Is there a Amish settlement there or are they all in motels? I’ve never read about a settlement in the papers. It sounds like to me that these treatments last 3-5 days, so that one wanting to meet Amish might be able to do so going there. I am most intrigued! Help me! =)

      (respond here or please email me)

      Tom in Lincoln

      1. Lee

        Canistota, Newell, Tripp

        Let me first answer your question. No, there is no Amish settlement at Canistota. It is the hope of the world famous Ortman Clinic and any given week there will be about a hundred Amish there. They stay in hotels and rooming houses and come from all over the US as do other Englisch people too.

        The Ortmans come from a Mennonite background originally and Canistota is near the large “Russian” Mennonite communities in Hutchinson and Turner counties.

        With the addition of the Amish to Tripp, in Hutchinson County, SD, this is now the only county in the US with representation of three Anabaptist groups. The very large Mennonite community in eastern Hutchinson County near Freeman, the tiny Amish community near Tripp, and the five flourishing Hutterite colonies along the James River in the central part of the county.

        As for convincing Amish to come to Newell, Maurine, they would never be able to make a living in that area. The arid climate in the Newell area makes it ranch country and not farm country, plus the long distance to population centers which is essential for Amish to survive.

        Even in Tripp, SD, the Amish experienced being hailed out one year, no crops due to drought two years ago. They had bumper crop last year, and hail again this year. Tripp is rather far from large population center where there would be demand for their products and services. There’s a reason no doubt that AMish have not come to SD before and even the progressive Hutterites have kept away from western SD as the realize it would take too large of land holdings for them to make a living , so they prefer staying in eastern SD which does get more rainfall but rainfall even in eastern SD is not like Iowa, Missouri, Wisconsin and other eastern places where the Amish are used to living.

        They have also experienced in Hutchinson County that it is hard for them to compete in Farmer’s Markets selling eggs, produce, chickens, etc. with the numerous and well established Hutterites who can and do produce so much more and cheaply.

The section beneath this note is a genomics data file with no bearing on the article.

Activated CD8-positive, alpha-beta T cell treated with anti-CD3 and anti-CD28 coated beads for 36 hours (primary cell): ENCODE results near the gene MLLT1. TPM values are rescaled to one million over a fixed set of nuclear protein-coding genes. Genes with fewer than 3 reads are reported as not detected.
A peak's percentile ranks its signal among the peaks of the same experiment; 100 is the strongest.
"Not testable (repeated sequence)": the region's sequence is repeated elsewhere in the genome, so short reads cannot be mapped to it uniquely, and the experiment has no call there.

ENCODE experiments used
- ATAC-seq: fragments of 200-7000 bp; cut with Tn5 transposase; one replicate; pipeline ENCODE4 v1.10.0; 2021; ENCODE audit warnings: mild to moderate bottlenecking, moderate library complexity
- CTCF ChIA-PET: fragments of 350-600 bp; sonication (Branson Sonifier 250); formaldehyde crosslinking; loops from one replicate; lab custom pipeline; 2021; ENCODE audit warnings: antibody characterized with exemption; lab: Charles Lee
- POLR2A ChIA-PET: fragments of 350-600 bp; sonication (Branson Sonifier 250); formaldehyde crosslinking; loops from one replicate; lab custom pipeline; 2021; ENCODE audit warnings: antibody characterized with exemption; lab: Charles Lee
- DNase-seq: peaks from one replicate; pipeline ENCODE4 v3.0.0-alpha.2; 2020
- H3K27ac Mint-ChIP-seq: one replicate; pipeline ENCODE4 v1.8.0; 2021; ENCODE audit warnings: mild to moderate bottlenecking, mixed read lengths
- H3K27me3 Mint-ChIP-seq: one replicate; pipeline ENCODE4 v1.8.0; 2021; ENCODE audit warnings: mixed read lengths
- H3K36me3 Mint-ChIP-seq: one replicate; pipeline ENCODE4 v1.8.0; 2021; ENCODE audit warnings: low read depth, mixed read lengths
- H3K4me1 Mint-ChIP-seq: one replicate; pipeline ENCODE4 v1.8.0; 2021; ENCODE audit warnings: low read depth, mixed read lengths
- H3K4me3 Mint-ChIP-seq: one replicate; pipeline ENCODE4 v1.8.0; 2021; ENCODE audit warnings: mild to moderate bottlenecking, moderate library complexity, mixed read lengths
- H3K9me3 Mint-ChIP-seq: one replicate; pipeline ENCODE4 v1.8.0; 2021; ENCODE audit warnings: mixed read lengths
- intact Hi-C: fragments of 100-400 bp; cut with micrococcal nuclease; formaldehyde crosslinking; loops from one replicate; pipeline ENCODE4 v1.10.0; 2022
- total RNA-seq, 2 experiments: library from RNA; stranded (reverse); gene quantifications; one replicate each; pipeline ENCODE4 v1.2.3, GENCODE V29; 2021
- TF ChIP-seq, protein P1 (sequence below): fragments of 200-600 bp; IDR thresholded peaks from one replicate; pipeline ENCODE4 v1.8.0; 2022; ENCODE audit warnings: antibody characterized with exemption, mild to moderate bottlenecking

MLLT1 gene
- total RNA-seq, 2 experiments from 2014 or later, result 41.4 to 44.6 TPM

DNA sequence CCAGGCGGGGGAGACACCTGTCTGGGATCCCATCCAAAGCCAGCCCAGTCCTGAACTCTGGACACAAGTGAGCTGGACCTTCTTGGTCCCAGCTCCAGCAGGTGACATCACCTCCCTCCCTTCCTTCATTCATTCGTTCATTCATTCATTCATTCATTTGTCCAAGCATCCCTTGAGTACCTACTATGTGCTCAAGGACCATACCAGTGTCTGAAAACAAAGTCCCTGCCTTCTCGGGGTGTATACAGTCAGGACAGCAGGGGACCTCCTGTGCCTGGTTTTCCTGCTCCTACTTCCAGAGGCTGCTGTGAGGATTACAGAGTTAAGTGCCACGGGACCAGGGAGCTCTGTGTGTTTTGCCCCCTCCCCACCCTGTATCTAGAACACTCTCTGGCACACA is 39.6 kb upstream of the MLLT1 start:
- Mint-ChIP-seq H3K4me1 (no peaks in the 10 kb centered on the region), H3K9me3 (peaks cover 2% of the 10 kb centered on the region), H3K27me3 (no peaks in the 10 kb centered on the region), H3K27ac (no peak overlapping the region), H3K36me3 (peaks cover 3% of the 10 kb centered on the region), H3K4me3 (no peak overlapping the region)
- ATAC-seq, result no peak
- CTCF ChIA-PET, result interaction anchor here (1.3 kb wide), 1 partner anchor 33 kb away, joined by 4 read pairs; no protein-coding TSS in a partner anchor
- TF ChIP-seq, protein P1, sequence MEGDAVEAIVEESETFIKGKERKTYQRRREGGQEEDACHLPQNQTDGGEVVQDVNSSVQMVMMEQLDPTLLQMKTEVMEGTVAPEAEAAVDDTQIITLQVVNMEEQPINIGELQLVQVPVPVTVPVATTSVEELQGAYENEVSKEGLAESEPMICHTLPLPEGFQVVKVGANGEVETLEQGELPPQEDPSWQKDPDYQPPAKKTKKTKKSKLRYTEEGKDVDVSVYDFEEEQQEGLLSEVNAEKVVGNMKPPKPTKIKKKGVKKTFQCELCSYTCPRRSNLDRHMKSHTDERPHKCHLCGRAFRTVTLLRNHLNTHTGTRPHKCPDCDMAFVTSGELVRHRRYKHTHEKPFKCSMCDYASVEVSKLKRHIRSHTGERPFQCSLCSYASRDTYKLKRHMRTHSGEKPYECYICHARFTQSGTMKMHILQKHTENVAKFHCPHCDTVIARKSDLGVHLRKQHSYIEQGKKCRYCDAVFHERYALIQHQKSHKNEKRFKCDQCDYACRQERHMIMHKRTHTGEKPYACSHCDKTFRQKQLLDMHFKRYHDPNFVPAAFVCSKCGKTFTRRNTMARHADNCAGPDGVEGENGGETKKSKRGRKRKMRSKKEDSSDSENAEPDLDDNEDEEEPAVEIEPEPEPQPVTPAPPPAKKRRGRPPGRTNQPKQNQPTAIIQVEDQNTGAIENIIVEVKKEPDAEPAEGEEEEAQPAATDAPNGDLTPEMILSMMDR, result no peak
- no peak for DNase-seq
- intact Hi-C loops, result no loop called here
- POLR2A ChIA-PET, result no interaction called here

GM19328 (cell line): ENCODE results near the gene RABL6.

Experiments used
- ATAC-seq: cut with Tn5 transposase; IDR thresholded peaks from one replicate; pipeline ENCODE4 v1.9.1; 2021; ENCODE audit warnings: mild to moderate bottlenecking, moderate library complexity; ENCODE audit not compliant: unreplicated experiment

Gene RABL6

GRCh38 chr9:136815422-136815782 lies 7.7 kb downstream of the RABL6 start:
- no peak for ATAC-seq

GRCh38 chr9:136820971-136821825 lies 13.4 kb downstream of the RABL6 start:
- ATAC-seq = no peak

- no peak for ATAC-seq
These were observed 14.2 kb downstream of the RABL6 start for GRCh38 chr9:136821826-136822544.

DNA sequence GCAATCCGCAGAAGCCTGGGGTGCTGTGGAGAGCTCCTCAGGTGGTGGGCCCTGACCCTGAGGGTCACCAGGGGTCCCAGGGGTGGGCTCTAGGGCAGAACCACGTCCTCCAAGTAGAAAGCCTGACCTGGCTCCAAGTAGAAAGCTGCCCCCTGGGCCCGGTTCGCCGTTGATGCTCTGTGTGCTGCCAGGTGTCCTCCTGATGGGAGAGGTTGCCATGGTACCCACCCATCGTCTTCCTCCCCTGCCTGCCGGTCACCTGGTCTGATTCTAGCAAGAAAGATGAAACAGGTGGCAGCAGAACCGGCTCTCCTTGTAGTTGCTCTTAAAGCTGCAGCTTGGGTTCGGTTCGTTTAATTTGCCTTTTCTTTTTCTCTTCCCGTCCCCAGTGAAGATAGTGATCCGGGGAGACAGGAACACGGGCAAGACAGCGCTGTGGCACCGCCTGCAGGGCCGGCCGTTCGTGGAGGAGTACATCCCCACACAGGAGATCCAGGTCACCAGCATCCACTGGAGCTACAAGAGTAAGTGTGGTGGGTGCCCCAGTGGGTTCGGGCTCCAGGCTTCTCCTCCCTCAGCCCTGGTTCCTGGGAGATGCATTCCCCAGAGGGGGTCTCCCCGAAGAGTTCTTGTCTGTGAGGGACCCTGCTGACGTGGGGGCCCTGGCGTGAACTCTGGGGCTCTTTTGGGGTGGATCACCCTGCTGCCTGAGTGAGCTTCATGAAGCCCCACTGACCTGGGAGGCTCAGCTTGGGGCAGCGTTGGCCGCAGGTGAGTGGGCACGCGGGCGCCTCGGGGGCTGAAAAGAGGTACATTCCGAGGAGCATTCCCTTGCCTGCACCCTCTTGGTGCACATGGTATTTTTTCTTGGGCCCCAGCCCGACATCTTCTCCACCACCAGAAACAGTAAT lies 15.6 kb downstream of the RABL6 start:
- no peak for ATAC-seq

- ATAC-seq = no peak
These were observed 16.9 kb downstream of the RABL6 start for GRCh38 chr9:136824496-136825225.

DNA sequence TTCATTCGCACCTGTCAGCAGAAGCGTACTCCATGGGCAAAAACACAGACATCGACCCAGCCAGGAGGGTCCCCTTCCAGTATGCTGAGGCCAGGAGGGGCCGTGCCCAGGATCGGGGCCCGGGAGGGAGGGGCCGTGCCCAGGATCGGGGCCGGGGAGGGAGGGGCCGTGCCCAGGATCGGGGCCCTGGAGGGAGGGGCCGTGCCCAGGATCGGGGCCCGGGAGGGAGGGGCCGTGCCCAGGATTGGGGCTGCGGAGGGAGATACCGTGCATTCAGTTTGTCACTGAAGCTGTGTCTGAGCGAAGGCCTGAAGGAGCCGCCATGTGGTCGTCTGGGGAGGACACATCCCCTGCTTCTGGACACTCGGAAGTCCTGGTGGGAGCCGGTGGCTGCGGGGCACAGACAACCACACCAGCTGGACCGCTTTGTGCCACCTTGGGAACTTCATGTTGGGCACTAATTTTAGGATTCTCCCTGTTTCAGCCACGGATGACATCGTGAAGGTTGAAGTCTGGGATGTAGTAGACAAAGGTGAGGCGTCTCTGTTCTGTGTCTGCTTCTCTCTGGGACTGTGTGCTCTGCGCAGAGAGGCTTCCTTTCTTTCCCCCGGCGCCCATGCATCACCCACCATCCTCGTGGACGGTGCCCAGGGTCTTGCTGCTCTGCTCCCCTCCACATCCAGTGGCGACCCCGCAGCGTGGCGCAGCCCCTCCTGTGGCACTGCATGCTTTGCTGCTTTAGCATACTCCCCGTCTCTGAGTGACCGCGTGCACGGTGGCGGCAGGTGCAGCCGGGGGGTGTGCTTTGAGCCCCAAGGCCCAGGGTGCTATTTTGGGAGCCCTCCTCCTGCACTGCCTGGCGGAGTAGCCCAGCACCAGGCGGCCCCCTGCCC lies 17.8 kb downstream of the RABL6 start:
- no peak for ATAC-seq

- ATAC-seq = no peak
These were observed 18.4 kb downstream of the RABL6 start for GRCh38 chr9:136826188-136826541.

It will be a tough row to hoe in SD. They would have chosen better if they’d settled fifty miles to the east where the population, and rainfall is higher and the competition from the Hutterites in producing farm products is less.

        1. Tom Geist

          Thanks Lee. Lots of good information.

    12. Fawn McCloskey



    13. Tammy Soulek

      Amish Furniture

      I would be interested in speaking to anyone that can provide information on Amish furniture as it would be perfect in furnishing my rustic buildings. Are there any possibilities for dealership or consignments?

    14. Cindy Konz

      Please help!

      My niece age 9 has been taken by her mother to live with an Amish community. I’m using this forum because I do not know of any other way to access the Amish people. Last time (Aug. 2022) the mom had taken her to South Dakota to join local Amish there but never made it. She was charged with criminal offense but once out of jail has taken my niece again. The mom has long desired to live with the Amish and much respects their way of life and so I think she is seeking a community such as this to take my niece to. My niece’s name is Hadassah and she is age 9 and she lives in Maple Grove Minnesota. My brother is disabled and cannot write long letters such as this. if anyone sees a red haired overweight female named Deanna with a nine-year-old slim sweet girl seeking to become part of a community please contact me!

    15. Cindy Konz

      Re:Please help!

      Please call local police first!

      Contact me at:

      If any other recommendations let me know.